AN: American Inhumanity

AN: American Inhumanity

What would it be like if people in the United States knew they had rights under the Universal Declaration of Human Rights and demanded to have them realized? We believe it would be a very different world – the economy would be a more equitable with full employment, healthcare for all, no people without housing and more humane on every front. Instead, this week an annual report of Credit Suisse ranked the US as the most unequal of all advanced countries.

NPR: Easter Island

NPR: Easter Island

Easter Island has been thought of as a clear example of a society that destroyed itself by overexploiting its own resources. Two anthropologists now think that may not be what happened, but their alternative view is hardly consoling. On Easter Island, people learned to live with less and forgot what it was like to have more. Maybe that will happen to us. A future in which we continuously degrade our planet, losing plant after plant, animal after animal, forgetting what we once enjoyed, adjusting to lesser circumstances, cannot be called “success.” To prevent an ecological crisis, we must become alarmed – that’s when we’ll act – but the new Easter Island story suggests that humans may never hit the alarm. There’s a lesson here and it’s not a happy one.

NYT: Caught in Unemployment

NYT: Caught in Unemployment

Joblessness itself has become a trap, an impediment to finding a job. Economists are concerned that joblessness lasting more than six months is a major factor preventing people from getting rehired, with potentially grave consequences for tens of millions of Americans and for the country, too: lost production, increased social spending, decreased tax revenue and slower growth.

TE: Cash to the Poor

TE: Cash to the Poor

Unconditional Cash Transfers work better than almost anyone would have expected. They dent the stereotype of poor people as inherently feckless and ignorant. But Conditional Cash Transfers are usually better still, especially when dealing with the root causes of poverty and, rather than just alleviating it, helping families escape it altogether.

AN: Dickensian Nightmare

AN: Dickensian Nightmare

Can art do anything for the 99%? The case of Charles Dickens argues that yes—when genius, perseverance, activism, and admittedly, luck, combine, artistic creations can spark fires that burn through encrusted layers of human wrongs. It doesn’t happen overnight, and not as often as we wish. But it happens.

NYT: Childhood Obesity

NYT: Childhood Obesity

Childhood obesity, at long last, may have peaked — even among the poor, where the problem is most prevalent. So how has this small bit of success been achieved? One factor is an extensive behavior-change campaign; another is the provision of healthier food to poor neighborhoods. But there may be a more direct reason for the progress against child obesity.

Brookings: Social Mobility

Brookings: Social Mobility

Achievement gaps open up in early childhood, damaging chances of upward mobility—especially for those from poor backgrounds. The question is: what can we do about it? High-quality pre-k and high-quality home visiting programs can both help to close early childhood gaps in parenting and in the development of cognitive skills.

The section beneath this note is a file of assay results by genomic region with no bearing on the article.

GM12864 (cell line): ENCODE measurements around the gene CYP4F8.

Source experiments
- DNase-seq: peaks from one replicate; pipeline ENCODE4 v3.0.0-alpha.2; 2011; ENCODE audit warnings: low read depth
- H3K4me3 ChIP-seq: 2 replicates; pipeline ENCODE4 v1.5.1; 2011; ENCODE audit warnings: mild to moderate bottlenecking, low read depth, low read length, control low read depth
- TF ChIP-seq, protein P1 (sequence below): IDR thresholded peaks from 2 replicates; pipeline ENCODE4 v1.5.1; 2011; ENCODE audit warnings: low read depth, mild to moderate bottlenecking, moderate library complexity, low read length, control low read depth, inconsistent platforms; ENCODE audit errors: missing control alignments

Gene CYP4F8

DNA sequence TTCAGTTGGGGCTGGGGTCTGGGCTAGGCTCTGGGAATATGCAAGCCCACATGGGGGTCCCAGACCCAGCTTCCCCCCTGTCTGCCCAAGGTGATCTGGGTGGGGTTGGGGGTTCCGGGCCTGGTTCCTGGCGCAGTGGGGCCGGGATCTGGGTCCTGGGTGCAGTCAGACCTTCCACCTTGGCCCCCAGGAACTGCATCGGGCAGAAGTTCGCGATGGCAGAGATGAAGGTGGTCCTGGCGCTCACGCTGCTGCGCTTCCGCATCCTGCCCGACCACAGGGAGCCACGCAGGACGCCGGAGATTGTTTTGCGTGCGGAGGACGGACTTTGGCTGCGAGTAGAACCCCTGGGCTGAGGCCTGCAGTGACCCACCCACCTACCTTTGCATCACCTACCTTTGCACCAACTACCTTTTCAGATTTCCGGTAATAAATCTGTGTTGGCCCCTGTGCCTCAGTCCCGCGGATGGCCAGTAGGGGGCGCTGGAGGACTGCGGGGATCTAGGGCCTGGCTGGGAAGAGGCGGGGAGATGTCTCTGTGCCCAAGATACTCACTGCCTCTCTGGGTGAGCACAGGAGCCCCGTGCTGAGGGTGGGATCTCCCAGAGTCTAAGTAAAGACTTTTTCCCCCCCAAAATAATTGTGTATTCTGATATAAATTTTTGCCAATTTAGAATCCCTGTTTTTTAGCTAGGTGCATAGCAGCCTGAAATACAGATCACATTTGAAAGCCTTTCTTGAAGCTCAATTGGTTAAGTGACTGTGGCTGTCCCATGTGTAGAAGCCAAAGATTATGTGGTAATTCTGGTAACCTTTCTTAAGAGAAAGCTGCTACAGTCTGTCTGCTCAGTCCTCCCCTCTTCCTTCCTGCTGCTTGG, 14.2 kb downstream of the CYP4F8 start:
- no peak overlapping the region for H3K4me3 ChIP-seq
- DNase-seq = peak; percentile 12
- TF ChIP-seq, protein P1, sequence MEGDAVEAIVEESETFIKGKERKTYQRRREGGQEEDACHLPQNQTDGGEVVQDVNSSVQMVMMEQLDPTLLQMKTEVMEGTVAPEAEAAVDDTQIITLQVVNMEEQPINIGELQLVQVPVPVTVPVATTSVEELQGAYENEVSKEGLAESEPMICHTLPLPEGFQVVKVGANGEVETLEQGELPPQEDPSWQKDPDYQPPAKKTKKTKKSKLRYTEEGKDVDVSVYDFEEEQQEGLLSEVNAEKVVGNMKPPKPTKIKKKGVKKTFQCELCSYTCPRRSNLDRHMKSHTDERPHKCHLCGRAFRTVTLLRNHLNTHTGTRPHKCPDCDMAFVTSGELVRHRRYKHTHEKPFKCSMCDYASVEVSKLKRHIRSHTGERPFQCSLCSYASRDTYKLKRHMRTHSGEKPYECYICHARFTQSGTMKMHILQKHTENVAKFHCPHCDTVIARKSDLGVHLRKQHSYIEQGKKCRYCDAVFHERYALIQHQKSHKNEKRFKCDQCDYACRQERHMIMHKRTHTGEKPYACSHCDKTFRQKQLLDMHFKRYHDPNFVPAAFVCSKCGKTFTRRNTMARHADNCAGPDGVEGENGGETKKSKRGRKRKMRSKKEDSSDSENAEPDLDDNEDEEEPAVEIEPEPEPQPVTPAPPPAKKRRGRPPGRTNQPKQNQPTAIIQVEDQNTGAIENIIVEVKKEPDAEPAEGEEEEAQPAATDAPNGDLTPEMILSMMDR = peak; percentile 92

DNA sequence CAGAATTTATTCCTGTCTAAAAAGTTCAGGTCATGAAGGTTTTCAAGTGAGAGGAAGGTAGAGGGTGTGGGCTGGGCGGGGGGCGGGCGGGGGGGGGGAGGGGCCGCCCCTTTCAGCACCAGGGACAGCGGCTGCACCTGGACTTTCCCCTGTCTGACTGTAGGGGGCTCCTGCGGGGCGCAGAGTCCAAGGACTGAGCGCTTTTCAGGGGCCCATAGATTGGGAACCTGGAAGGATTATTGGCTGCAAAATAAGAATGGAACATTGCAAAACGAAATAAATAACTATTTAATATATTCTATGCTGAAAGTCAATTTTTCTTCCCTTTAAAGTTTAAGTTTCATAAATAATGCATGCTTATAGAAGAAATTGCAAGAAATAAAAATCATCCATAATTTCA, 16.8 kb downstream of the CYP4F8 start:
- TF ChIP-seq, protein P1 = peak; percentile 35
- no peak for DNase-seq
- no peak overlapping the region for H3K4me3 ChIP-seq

AN – RIP Middle Class

AN – RIP Middle Class

For the majority of human history – and in the majority of countries today – there have been only two classes: aristocracy and peasantry. Twentieth century America temporarily escaped this stratification, but now, as statistics on economic inequality demonstrate, we’re slipping back in that direction.

WP: Americans and Retirement Funds

WP: Americans and Retirement Funds

When lawmakers added a subsection to the tax code called the 401(k) more than three decades ago, they could not have imagined that this string of three numbers and a letter would become a fixture in the financial lexicon. But the rise of the 401(k) has steadily shifted more financial responsibility onto the shoulders of many Americans who are – let’s face it – clueless.

Marketplace: 401(k)s Fail Americans

Marketplace: 401(k)s Fail Americans

By the mid ’90s, 30 million Americans had 401(k) plans. Do-it-yourself retirement seemed easy in the decade’s bull market, but in 2000 the dotcom bubble burst, and then in the financial crisis the average 401(k) plan lost 27 percent. Today, the typical middle-class household nearing retirement has saved $120,000 — one-tenth what many say it needs.

WP: 401(k)s Making Inequality Worse

WP: 401(k)s Making Inequality Worse

The once-dominant defined benefit pension plan–which pays out a fixed amount after an employee retires–is on its way to becoming an historical artifact. According to a new analysis from the labor-oriented Economic Policy Institute, the effect has been a stratification of retirement savings by education, income, and race–which could deepen inequality among the elderly as the population ages.

Alternet: Schools Failing Imagination

Alternet: Schools Failing Imagination

Critical pedagogy becomes dangerous in the current historical moment because it emphasizes critical reflection, bridging the gap between learning and everyday life, understanding the connection between power and difficult knowledge, and extending democratic rights and identities by using the resources of history.

Josette Sheeran: Civil Servant

Josette Sheeran: Civil Servant